Hum. So which computer made the mistake?

You might post your question to the Fairmark board.
Martha said:
You might post your question to the Fairmark board. 
Thanks, good idea. I see some names from Ed Slott's board there too.
Tax year 2005. Katrina loss, fair sized Roth Conversion.

Nords - take good notes - I may be getting back to you in future.

I hope the IRS loves me.

heh heh heh heh heh
Don't let Nord's experience put you off conversion to Roth IRAs. He only had an issue because part of his IRA was post tax dollars. Not many people contribute post tax to IRAs.

And he did everything right so it is all going to work out anyway. :)
Martha said:
And he did everything right so it is all going to work out anyway.  :)
On form 8606, anyway!

I'd hate for this issue to be used as an IRS excuse to poke into our Schedule E rental property deductions or our Schedule D investment expenses or our 2% miscellaneous deductions or our charitable deductions or...
Martha said:
Don't let Nord's experience put you off conversion to Roth IRAs.  He only had an issue because part of his IRA was post tax dollars.  Not many people contribute post tax to IRAs.

And he did everything right so it is all going to work out anyway.  :)

Actually, if you make too much money and want to contribute to an IRA (which is almost always a good thing to do), your only choice is to use after-tax dollars.  I've "Rothified" my Traditional IRA many times over the years (since it was first allowed in 1998) and have had no problems doing so.  The 8606 form defined my basis (I have to contribute to the Traditional IRA first with after-tax dollars and then if my income turns out to be low enough for the year, I can "Rothify" just before the end of the year.  Otherwise, I have to wait until the following year to determine if my income for that year is low enough so that I'm eligible to "Rothify" in that year.

It's been my experience that when I've gotten letters from the IRS or the State of California FTB, either the agencies were right (i.e., I screwed up somehow and just paid the extra tax, penalties, and interest that were due) or sometimes the agency screwed up.

I once got a letter from the FTB saying I owed another $40 in tax because I understated my salary income on my return.  It turned out that an FTB employee swapped a couple of digits when they hand-entered the information from the W-2 form my employer mailed to them.  Once they verified the original information, the problem was resolved.
Re: All's well that ends well...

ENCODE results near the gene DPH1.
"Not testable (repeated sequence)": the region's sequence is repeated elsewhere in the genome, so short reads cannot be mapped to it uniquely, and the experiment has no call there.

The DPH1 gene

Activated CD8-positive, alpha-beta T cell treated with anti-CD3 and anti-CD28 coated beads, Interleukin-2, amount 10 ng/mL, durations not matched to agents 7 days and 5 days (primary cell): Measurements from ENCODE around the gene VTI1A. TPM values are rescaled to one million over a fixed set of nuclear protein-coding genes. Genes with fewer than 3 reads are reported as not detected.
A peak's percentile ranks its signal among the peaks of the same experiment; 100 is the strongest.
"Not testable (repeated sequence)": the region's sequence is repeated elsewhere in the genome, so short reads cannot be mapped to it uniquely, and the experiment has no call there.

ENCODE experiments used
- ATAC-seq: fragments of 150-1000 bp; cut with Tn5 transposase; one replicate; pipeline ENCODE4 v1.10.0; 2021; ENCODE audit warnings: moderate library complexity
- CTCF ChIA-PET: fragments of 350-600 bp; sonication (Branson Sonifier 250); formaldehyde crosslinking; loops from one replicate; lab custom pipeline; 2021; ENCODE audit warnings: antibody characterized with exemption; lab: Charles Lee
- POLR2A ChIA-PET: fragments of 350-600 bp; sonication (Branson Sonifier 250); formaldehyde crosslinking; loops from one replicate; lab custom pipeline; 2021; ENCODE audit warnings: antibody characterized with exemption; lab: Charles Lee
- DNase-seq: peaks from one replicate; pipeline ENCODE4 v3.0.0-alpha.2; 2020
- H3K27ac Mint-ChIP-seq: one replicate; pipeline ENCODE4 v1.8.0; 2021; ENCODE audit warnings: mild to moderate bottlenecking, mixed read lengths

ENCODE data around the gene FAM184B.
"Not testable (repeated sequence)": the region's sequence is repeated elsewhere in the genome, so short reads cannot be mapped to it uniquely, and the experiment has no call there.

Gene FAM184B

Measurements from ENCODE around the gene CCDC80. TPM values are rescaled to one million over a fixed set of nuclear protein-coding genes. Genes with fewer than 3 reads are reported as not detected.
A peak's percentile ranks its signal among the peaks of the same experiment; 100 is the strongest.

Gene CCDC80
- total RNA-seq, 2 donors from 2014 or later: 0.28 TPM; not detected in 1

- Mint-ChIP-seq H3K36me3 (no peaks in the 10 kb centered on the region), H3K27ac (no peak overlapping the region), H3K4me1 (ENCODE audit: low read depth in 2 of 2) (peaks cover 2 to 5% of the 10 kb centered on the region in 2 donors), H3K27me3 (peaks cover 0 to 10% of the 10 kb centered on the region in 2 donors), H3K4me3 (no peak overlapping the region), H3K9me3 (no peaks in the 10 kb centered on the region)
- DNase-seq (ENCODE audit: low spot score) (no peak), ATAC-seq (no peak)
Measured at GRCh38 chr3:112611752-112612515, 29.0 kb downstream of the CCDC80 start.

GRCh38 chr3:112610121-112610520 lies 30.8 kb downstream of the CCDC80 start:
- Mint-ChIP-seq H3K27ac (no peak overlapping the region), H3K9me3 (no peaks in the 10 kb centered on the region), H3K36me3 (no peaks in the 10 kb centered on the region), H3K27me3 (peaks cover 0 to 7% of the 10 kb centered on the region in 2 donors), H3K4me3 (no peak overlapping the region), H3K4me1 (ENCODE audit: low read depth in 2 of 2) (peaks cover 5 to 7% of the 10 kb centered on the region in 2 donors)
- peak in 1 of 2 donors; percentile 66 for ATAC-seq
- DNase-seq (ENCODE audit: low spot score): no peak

The IRS sent us another very nice form letter: "CLOSING NOTICE: Thank you for providing us with additional information about the issue we recently wrote to you about. We are pleased to tell you that, with your help, we were able to clear up the differences between your records and your payers' records. If you sent us a payment based on our propsed changes, we will refund it to you if you owe no other taxes or have no other debts the law requires us to collect. [Two more paragraphs of blah blah blah.] Thank you for your cooperation."

The letter is so generic, and unsigned, that I suspect it was written by the same computer that sent us the first letter. (I wonder if it'd pass a bureaucrat's version of the Turing test?) So as pleased as we all are with each other, I guess it wouldn't do any good to respond with the comment "Thanks, if you'd bothered to read our tax return then you wouldn't have had to write any letters and we wouldn't have to waste our time explaining it to you!!" Ah well, at least this whole affair was only about six weeks.

Fishing expedition. I wonder how many people succumb to the intimidation and pay up instead of paying a CPA or trying to figure it out.

Well, that wraps up tax year 2004. I wonder how long it'll take us to get an IRS letter for the return we just submitted?
Re: All's well that ends well...

Nords said:
The letter is so generic, and unsigned, that I suspect it was written by the same computer that sent us the first letter.

years ago, when I was in grad school and my ex was working she made more money than I did. So I put here first on the tax return, and me as the spouse (seemed fair at the time). She had kept her maiden name.

I got a letter from the IRS informing me that my social security number did not match up with a person with (my first name) (my middle initial) (her last name). Obviously, their computer software made some bogus assumptions.

I wrote them a sarcastic letter saying something to the effect that I was glad that a person of that name wasn't sharing my social security number with me, and to please check the assumptions their software was making.

never heard another word.
Just a word...

Not a good idea to get snippy with the IRS. They are authorized to fine you$500 just because they don't like your face. :'(

Ed_The_Gypsy said:
Not a good idea to get snippy with the IRS.  They are authorized to fine you$500 just because they don't like your face. :'(
Never been convicted by computer before!

I'm pretty sure that none of their correspondence was touched by human hands, and I'm not that sure that any eyeballs actually looked at ours!